ICYMI: Whole Foods ban poppies, the potential of Alberta’s music industry, and more

Here are seven stories you may have missed in food news this week

Although the U.S. election has dominated headlines across nearly every media outlet, there are still plenty of Canadian-focused news stories to take note of from this past week.

Less than a week before millions of Canadians get ready to pay their respects to fallen veterans by wearing a poppy, Whole Foods grocery chain made a shocking announcement that their employees--including those at its 14 Canadian locations--are henceforth banned from wearing a poppy while on the job.

A new report out of Calgary suggests that Calgarians seem to have the greatest affinity for upholding public health orders, and have been cited as the most vigilant in the province when it comes to reporting COVID-19-related wrongdoings to Alberta Health Services. 

After an incident involving the possible presence of glass in their products, Miss Vickie’s Canada has issued a massive recall on bags of chips in a variety of flavours and sizes.

Get caught up on these stories and more with our latest Canadian food news roundup.

Whole Foods grocery chain bans employees from wearing poppies

There has been a great deal of uncertainty and speculation regarding Whole Foods’ recent announcement that its employees would no longer be allowed to wear poppies as a symbol of remembrance. Although Whole Foods has yet to release a definitive statement, Premier Ford recently took to Twitter to proclaim that he would introduce legislation to prohibit any employer from banning their staff from wearing a poppy during Remembrance Week.

“It’s disgusting and disgraceful that WholeFoods has banned poppies for their employees. We will always stand with our veterans. Whole Foods should apologize and immediately reverse this decision. Everyone should wear a poppy #lestweforget,” Premier Ford replied via Twitter.

Find the full story at CBC News

Music Ecosystem Study proposes turning Calgary and Edmonton into “music cities”


According to a recent report conducted by Sound Diplomacy, the music industries in Calgary and Edmonton generated roughly $2.9 billion and 21,261 jobs in 2017, yet the music industry infrastructures in both cities are still highly undeveloped.

Andrew Mosker, president of the National Music Centre and chair of the West Anthem committee that ordered the study, said the report is a first step in convincing policy-makers, influencers and private industry that the sector is an economic driver worth investing in.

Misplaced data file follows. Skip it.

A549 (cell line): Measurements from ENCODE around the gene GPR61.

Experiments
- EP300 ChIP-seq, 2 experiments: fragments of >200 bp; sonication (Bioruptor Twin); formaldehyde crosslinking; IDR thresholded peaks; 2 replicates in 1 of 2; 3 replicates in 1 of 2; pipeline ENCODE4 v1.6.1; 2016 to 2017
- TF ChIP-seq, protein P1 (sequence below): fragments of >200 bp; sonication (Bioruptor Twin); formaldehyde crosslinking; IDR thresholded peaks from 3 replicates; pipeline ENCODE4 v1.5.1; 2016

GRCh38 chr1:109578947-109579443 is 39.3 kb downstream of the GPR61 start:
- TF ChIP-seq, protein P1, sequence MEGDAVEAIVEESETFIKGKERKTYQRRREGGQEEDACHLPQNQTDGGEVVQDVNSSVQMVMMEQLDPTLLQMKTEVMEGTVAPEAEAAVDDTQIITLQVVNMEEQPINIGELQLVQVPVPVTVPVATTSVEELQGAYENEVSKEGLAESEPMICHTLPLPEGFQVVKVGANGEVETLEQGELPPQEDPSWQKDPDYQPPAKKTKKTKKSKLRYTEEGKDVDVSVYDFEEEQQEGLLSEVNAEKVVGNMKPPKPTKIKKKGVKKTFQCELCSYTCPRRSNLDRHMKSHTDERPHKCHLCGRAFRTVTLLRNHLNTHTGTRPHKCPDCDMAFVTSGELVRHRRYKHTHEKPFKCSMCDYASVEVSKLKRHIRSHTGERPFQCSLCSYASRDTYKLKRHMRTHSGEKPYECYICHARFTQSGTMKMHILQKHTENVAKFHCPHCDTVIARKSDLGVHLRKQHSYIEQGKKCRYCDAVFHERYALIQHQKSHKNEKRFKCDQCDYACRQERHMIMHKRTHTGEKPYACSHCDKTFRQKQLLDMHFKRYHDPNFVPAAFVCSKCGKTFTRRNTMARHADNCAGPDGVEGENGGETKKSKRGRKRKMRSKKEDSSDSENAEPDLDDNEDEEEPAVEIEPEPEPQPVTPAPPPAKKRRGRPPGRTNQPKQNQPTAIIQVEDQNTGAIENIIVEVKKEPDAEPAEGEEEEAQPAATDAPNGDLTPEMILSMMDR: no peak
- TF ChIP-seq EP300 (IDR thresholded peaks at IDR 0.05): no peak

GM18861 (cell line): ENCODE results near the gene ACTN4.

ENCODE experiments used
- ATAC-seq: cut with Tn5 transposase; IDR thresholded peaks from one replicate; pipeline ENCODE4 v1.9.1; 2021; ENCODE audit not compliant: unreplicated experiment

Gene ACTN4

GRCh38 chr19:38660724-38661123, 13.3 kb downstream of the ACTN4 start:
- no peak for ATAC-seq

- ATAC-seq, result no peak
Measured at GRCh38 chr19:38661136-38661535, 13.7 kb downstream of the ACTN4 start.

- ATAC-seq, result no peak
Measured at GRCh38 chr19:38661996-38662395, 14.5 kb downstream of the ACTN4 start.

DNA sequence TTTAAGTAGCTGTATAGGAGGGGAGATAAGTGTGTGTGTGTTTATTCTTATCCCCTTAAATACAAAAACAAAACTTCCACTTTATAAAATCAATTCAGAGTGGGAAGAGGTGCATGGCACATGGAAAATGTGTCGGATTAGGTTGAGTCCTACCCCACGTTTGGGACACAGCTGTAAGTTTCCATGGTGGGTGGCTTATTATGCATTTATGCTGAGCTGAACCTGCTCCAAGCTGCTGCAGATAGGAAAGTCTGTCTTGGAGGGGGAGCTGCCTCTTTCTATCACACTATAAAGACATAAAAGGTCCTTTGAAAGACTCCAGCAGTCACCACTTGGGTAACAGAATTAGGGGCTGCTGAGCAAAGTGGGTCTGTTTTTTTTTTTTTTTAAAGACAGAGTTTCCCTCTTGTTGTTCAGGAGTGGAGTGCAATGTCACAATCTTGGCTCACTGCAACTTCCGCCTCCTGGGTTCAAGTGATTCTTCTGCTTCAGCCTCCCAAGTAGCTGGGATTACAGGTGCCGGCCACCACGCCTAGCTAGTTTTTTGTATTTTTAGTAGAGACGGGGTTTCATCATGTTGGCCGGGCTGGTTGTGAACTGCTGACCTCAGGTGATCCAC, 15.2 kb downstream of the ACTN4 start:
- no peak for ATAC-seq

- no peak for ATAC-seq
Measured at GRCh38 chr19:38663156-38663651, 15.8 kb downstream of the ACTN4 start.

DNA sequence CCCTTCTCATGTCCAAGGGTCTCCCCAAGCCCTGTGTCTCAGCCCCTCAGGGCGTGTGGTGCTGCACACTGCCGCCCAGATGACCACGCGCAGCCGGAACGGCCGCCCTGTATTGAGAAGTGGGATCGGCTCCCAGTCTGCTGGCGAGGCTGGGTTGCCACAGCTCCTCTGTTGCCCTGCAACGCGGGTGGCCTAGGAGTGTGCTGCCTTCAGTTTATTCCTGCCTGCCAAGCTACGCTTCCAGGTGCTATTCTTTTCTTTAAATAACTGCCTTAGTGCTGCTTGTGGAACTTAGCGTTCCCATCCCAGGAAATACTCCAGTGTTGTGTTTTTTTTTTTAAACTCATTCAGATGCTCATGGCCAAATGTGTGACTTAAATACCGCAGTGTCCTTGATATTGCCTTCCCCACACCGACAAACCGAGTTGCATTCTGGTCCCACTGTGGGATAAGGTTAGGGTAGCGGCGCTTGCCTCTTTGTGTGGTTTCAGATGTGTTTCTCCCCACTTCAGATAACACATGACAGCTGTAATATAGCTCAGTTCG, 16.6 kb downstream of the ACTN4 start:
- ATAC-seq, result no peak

Check out the Calgary Herald for more.

Clementine questions Manitoba’s pandemic enforcement policies


Earlier this week, in an attempt to diversify their offerings and stay afloat amidst the pandemic, Winnipeg’s Clementine posted a selection of pre-mixed cocktails comprised of house-made syrups, juice, and hard liquor on their Instagram feed. 

After being notified by a colleague that takeout ready-to-drink cocktails have not been approved by the Manitoba government, Clementine swiftly removed the post. Less than two hours later, an inspector from the LGCAMB arrived at the Princess Street eatery to issue a personal warning to the owners. The post was up for only 20 minutes.

Visit CBC News for the full story. 

Calgarians lead the province with COVID-19 complaints

According to Alberta Health Services, when it comes to reporting businesses and individuals who are not in compliance with Alberta’s public health orders, Calgarians have been the most vigilant.

Multiple instances of secret large gatherings, improper P.P.E. usage, and other health-related concerns have been reported to AHS since the onset of the pandemic. In that time, AHS reports that Calgarians have filed more than 15,000 complaints. In most cases, the businesses were able to make the required changes quickly and reopened shortly thereafter. 

Get the full breakdown from CTV News.

Miss Vickie’s Canada issues recall for potential glass contamination


A food safety investigation of Miss Vickie’s Canada is currently being conducted by the CFIA after one consumer was left injured from a package of chips that reportedly contained pieces of glass.  

Although Miss Vickie’s has issued a massive recall, the CFIA advises that any of the brand’s products with an expiry date of up to Jan. 12, 2021 should be thrown out or returned to where they were purchased. 

Find out more at Global News.

Construction underway on Peche Island fish conservation project


The Detroit River Canada Cleanup has just begun an extensive project on Windsor’s Peche Island to clean the island’s eroding shoreline and protect the island’s endangered and threatened fish species. 

The island is currently home to one of only three known breeding areas of the endangered Northern madtom in Canada.

Head to CBC News for the full story.

Kingston nightclub converts to drop-in food distribution centre


This week, Kingston city council approved spending $39,000 to help non-profit organization Lionhearts Inc. move into Stages Night Club. The money will be used to pay rent for the next six months so the organization can provide a hub for people to get out of the cold and receive refreshments, free access to clothing and toiletries, and counsel from local volunteers.

Find out more from Global News.